Doubly Bound: The Cost of Credit Ratings

Harsh Municipal Bond Ratings

Harsh Municipal Bond Ratings

CORNAGGIA, CORNAGGIA, AND HUND1 evaluated default rates by major asset class by Moody’s rating. Their results are reproduced in Table 1.

High default percentages for Aaa and Aa bonds suggest more lenient rating standards. Overall, the authors find that government bond issuers (sovereign and municipal) are rated more harshly than corporate issuers—including financial corporations—which are rated more harshly than structured finance securities. They further observe that rating severity is inversely proportional to rating fee levels. Rating agencies charge structured finance issuers the most and government bond issuers the least, with corporates in between.

Table 1 showcases the Default Rates by Asset Class and Rating

These findings are corroborated by Micah Hauptman and Barbara Roper in a March 2014 Securities and Exchange Commission (SEC) comment letter.2 The authors reviewed forms Nationally Recognized Statistical Ratings Organization (NRSRO) filed by Moody’s, Standard & Poor’s and Fitch, observing large differences in default and downgrade behavior across asset classes. The authors conclude:

Ratings agencies are likely to grant more favorable ratings to issuers who are likely to seek significant current and future business. This phenomenon is likely reinforced when there are few issuers in a certain asset class, which is common in the structured finance arena, because those issuers will choose whichever NRSRO rates their securities most favorably, and because NRSROs won’t risk losing any business from an issuer with such market power. (Page 25)

Since the municipal bond market is fragmented among tens of thousands of relatively small issuers, a local government has far less ability to affect rating agency behavior than Goldman Sachs, JP Morgan and other major financial industry players that create structured finance instruments.

Within the broad category of government bond issuers, US states have performed exceptionally well. In fact, the last time any state entered default status was 1933, when both Arkansas and Louisiana missed interest payments. Louisiana’s problem—the result of a local bank failure—was quickly rectified. Arkansas did not fully emerge from default until 1941, when the Reconstruction Finance Corporation—a federal agency—purchased previously non-performing Arkansas bonds at par (meaning that private bondholders experienced no loss of principal).3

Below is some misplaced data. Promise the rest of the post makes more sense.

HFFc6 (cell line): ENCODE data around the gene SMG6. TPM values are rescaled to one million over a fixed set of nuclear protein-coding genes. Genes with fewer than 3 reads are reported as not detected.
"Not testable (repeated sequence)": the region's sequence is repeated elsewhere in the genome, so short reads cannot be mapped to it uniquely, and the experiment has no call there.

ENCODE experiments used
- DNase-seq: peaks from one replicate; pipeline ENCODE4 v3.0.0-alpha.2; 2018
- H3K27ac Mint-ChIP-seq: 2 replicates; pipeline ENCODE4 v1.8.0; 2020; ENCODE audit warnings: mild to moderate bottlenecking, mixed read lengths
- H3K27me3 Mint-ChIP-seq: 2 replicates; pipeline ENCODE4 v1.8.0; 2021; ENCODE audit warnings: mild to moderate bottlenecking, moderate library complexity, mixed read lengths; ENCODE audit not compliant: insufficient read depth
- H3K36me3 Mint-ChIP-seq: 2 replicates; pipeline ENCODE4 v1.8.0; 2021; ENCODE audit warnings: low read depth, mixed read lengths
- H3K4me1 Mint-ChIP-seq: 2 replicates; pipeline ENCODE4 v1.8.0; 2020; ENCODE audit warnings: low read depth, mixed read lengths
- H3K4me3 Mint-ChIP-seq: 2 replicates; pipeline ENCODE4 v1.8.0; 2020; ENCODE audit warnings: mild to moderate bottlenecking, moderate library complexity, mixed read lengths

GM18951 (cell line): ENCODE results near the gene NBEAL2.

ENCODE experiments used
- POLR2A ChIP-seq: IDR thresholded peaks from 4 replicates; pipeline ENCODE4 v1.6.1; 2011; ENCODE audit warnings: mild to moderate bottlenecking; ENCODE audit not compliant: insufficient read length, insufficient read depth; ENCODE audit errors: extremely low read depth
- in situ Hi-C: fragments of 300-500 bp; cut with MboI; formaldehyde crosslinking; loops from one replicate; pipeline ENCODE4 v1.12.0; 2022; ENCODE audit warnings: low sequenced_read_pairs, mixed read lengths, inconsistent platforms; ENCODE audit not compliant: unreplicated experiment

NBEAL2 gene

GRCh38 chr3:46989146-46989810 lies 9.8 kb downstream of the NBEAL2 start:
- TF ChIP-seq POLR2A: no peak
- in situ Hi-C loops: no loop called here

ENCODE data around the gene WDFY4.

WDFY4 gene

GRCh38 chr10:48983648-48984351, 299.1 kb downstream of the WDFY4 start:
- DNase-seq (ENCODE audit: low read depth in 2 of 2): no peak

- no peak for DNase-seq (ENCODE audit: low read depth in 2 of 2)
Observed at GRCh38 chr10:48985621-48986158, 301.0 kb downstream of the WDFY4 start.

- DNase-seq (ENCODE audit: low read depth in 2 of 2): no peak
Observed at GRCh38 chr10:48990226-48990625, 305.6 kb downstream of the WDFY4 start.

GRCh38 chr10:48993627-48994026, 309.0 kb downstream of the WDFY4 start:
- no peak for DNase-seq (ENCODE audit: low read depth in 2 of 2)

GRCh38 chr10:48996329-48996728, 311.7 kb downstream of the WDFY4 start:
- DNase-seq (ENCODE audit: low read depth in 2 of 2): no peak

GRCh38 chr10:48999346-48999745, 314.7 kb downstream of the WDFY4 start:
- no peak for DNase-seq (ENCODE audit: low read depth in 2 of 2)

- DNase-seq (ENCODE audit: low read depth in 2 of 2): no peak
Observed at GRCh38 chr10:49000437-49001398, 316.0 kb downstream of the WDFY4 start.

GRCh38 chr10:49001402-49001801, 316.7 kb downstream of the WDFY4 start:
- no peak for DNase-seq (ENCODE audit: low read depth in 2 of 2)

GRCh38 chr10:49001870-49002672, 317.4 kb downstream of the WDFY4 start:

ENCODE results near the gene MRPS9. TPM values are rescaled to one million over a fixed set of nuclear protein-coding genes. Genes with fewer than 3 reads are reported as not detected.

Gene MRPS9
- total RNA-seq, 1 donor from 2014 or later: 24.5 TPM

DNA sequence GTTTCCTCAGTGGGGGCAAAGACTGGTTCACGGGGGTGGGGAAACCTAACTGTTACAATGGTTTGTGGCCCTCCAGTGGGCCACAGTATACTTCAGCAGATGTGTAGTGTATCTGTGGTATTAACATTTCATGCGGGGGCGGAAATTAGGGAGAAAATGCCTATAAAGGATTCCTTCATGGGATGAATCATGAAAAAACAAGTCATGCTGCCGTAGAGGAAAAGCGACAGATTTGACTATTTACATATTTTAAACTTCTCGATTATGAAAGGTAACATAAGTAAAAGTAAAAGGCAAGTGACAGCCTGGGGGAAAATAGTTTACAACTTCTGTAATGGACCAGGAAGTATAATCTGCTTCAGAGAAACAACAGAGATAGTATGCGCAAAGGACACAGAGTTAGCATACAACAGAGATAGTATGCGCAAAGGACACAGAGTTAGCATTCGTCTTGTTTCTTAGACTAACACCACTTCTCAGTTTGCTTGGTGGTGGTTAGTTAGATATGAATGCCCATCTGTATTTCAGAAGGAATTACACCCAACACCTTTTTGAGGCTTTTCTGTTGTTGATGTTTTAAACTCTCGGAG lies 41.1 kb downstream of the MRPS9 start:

Thus, US states have reliably serviced their bonds for as long as most anyone can remember. Yet most of their obligations do not receive the highest ratings from the major rating agencies. For example, rating histories published by the California State Treasurer4 show that all three major rating agencies have rated California below AAA/Aaa5 since the early 1990s.

Moody’s6 downgraded California from Aaa to Aa1 in February 1992. Since then, the state’s rating has fallen as low as Baa1, which is seven notches below Moody’s highest rating. Currently, Moody’s assigns California a rating of Aa3, three notches below Aaa. Two states—Illinois and New Jersey—currently have lower ratings than California: A3 and A1 respectively.

In 2008 Congressional testimony7, Moody’s Senior Managing Director Laura Levenstein stated:

Investors in corporate or structured securities typically have looked to Moody’s ratings for an opinion on whether a security or an issuer will meet its payment obligations. Historically, this type of analysis has not been as helpful to municipal investors. If municipal bonds were rated using my global ratings system, the great majority of my ratings likely would fall between just two rating categories: Aaa and Aa. This would eliminate the primary value that municipal investors have historically sought from ratings—namely, the ability to differentiate among various municipal securities. I have been told by investors that eliminating that differentiation would make the market less transparent, more opaque, and presumably, less efficient both for investors and issuers (Page 122).